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Cuckoo hashing
 JOURNAL OF ALGORITHMS
, 2001
"... We present a simple dictionary with worst case constant lookup time, equaling the theoretical performance of the classic dynamic perfect hashing scheme of Dietzfelbinger et al. (Dynamic perfect hashing: Upper and lower bounds. SIAM J. Comput., 23(4):738–761, 1994). The space usage is similar to that ..."
Abstract

Cited by 170 (6 self)
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We present a simple dictionary with worst case constant lookup time, equaling the theoretical performance of the classic dynamic perfect hashing scheme of Dietzfelbinger et al. (Dynamic perfect hashing: Upper and lower bounds. SIAM J. Comput., 23(4):738–761, 1994). The space usage is similar to that of binary search trees, i.e., three words per key on average. Besides being conceptually much simpler than previous dynamic dictionaries with worst case constant lookup time, our data structure is interesting in that it does not use perfect hashing, but rather a variant of open addressing where keys can be moved back in their probe sequences. An implementation inspired by our algorithm, but using weaker hash functions, is found to be quite practical. It is competitive with the best known dictionaries having an average case (but no nontrivial worst case) guarantee.
Exact Analyses of a Simple Heuristic Employed In Array Compression
, 2002
"... ... this paper is to precisely analyse the behaviour of one such extremely simple heuristic which is known to give modest compression in practice. For the heuristic we prove that the expected asymptotic space requirement is, at worst, a(k)n+ b(k)x and that although its dependency on n is inherent ..."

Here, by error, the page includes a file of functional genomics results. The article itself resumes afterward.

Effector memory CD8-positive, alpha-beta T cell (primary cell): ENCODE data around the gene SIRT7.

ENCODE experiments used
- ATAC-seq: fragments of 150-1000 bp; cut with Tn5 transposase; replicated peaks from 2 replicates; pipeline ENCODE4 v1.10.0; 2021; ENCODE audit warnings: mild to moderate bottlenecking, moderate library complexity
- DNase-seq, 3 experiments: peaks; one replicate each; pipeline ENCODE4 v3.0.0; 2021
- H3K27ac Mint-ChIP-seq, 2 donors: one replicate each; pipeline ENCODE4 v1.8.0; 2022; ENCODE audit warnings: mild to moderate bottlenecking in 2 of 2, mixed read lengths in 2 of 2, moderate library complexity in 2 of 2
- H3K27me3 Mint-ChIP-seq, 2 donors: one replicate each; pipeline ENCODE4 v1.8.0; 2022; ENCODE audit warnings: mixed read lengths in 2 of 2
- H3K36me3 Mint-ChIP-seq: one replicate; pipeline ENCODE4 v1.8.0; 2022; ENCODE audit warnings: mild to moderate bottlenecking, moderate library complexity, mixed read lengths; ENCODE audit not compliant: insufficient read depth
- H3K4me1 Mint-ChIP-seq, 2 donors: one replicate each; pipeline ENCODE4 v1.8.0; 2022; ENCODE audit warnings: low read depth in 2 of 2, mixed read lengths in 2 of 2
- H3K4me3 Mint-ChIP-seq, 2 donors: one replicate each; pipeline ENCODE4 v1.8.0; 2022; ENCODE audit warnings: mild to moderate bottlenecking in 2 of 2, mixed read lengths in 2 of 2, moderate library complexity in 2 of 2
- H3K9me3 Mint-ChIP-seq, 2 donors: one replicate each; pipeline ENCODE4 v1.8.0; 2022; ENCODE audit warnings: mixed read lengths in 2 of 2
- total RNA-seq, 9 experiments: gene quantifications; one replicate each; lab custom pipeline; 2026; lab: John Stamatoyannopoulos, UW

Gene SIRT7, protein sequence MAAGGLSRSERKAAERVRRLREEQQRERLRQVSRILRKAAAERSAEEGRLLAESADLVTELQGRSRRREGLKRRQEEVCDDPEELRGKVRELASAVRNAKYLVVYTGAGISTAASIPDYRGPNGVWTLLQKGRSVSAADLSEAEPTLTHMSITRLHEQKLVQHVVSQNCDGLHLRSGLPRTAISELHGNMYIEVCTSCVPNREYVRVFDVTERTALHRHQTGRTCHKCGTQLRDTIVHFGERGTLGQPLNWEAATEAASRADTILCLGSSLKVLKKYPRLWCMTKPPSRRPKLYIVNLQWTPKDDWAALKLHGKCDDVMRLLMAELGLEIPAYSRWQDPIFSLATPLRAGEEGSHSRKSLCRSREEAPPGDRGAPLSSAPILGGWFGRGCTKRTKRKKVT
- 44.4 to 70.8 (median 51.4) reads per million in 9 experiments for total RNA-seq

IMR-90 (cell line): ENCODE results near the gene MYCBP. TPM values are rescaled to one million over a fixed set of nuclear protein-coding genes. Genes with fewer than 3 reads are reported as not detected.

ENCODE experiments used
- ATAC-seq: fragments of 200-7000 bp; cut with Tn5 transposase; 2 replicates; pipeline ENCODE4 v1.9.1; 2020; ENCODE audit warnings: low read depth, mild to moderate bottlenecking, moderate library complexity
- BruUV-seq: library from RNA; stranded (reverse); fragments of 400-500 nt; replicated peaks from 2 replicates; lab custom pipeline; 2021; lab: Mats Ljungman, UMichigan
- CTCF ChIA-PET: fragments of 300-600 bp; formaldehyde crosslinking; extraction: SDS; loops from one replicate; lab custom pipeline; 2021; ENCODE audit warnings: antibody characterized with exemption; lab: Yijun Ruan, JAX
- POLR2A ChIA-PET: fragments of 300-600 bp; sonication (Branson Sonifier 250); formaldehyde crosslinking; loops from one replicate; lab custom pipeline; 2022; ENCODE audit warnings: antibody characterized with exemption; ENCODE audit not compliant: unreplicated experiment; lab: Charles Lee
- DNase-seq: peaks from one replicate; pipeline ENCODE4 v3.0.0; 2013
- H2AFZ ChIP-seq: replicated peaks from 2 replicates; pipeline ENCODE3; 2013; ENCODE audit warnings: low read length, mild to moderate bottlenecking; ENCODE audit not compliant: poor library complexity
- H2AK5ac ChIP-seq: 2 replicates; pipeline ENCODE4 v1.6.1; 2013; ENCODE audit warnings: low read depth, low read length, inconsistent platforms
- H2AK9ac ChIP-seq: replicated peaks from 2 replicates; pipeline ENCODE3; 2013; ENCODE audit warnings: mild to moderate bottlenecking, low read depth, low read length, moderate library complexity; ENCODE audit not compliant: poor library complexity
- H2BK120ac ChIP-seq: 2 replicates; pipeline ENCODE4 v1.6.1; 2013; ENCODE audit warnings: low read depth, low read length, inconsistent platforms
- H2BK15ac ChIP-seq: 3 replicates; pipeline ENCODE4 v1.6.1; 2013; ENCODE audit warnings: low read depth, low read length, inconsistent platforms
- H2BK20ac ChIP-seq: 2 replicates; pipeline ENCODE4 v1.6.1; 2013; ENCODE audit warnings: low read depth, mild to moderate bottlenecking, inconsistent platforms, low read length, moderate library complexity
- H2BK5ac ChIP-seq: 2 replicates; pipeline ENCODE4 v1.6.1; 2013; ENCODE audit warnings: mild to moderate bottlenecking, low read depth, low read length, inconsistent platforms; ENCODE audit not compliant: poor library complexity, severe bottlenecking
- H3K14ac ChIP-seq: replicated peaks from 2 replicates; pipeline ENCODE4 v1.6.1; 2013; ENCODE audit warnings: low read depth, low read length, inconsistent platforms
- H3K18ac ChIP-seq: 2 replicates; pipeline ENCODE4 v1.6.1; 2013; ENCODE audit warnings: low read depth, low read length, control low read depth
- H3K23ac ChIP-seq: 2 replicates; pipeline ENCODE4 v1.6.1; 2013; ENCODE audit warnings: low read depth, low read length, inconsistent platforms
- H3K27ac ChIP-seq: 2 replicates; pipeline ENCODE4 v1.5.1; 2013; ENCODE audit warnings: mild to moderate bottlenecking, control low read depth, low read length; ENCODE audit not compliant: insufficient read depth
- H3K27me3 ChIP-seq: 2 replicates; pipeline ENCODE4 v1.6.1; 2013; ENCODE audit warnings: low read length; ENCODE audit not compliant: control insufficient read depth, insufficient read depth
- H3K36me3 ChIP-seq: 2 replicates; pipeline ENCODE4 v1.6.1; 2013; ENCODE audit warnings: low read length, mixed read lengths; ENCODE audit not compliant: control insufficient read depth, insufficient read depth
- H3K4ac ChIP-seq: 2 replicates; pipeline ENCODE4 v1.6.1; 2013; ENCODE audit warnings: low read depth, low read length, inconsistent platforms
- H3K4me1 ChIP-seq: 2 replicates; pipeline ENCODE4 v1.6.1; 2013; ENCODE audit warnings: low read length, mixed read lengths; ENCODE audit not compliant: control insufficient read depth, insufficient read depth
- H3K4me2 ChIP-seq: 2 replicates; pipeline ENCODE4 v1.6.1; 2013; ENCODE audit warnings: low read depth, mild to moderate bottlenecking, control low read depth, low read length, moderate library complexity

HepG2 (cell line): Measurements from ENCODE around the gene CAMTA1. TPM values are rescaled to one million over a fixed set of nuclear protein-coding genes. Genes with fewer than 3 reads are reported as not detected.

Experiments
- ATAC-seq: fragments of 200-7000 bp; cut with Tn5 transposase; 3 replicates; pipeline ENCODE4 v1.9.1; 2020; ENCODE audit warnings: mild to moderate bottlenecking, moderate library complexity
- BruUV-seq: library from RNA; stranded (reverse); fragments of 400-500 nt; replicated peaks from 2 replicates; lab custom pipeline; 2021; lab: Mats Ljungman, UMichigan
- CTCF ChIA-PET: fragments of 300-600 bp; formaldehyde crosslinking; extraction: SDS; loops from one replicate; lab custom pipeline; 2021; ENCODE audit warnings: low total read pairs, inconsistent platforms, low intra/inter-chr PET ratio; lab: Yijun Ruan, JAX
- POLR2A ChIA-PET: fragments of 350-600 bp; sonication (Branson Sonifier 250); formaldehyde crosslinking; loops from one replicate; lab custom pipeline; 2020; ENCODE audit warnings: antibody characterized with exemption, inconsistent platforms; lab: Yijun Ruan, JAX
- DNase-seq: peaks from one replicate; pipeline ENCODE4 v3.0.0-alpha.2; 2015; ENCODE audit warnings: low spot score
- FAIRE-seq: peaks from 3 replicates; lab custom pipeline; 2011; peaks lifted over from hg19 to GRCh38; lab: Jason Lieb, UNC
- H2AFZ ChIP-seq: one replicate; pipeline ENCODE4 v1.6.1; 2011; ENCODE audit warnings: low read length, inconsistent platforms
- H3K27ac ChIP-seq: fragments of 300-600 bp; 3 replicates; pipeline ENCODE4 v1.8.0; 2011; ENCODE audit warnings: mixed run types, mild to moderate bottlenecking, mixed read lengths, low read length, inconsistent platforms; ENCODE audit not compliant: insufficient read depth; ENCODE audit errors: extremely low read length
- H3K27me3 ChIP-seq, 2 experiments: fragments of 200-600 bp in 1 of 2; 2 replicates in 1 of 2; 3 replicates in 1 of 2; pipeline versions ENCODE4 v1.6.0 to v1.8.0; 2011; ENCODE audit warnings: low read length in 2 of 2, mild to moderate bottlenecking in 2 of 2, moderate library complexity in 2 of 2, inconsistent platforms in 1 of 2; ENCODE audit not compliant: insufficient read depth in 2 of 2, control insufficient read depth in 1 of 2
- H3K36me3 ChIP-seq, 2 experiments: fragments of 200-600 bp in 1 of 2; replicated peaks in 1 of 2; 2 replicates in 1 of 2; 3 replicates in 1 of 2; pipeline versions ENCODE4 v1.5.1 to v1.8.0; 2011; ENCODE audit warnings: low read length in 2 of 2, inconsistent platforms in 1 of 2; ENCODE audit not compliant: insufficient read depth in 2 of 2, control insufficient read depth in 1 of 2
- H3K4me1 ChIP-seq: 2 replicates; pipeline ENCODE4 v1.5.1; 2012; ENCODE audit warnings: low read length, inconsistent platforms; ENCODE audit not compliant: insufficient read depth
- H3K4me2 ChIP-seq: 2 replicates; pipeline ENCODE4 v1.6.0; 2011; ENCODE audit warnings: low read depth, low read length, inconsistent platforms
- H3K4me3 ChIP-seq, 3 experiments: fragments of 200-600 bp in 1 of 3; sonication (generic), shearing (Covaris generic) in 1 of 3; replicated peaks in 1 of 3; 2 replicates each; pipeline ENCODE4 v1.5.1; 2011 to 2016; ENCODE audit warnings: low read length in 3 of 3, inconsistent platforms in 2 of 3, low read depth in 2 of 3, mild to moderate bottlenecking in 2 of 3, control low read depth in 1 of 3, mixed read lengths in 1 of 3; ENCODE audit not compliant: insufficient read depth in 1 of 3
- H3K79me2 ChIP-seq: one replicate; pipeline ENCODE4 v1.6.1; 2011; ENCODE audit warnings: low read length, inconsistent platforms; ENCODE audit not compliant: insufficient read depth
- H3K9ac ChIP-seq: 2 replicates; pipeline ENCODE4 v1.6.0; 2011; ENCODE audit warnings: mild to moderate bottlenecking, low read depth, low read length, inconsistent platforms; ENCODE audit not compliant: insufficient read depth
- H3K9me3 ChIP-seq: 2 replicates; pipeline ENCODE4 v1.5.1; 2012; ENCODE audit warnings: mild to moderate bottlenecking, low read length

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... this paper is to precisely analyse the behaviour of one such extremely simple heuristic which is known to give modest compression in practice. For the heuristic we prove that the expected asymptotic space requirement is, at worst, a(k)n+ b(k)x and that although its dependency on n is inherent, it can be made arbitrarily small. Here k is a parameter and a(k) and b(k) are, respectively, monotonically decreasing and increasing functions. Thus k allows a tradeoff between dependency on n and x;for example, pairs (a(k), b(k)) can be (0.1, 3.26), (0.03, 5.57) and (6 10 4 , 33). We also show that for some applications the dependency of the space requirement on n canbemadesublinear. The heuristic allows constant time access to any element. Our analyses are over two different models for the uniform probability distribution and we derive exact formulae for the expected space used. We prove that the heuristic gives the same asymptotic performance in both models
A reliable randomized algorithm for the . . .
, 1997
"... The following two computational problems are studied: Duplicate grouping: Assume that n items are given, each of which is labeled by an integer key from the set 0,..., U � 1 4. Store the items in an array of size n such that items with the same key occupy a contiguous segment of the array. Closest p ..."
Abstract
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The following two computational problems are studied: Duplicate grouping: Assume that n items are given, each of which is labeled by an integer key from the set 0,..., U � 1 4. Store the items in an array of size n such that items with the same key occupy a contiguous segment of the array. Closest pair: Assume that a multiset of n points in the ddimensional Euclidean space is given, where d � 1 is a fixed integer. Each point is represented as a dtuple of integers in the range 0,..., U � 14 Ž or of arbitrary real numbers.. Find a closest pair, i.e., a pair of points whose distance is minimal over all such pairs.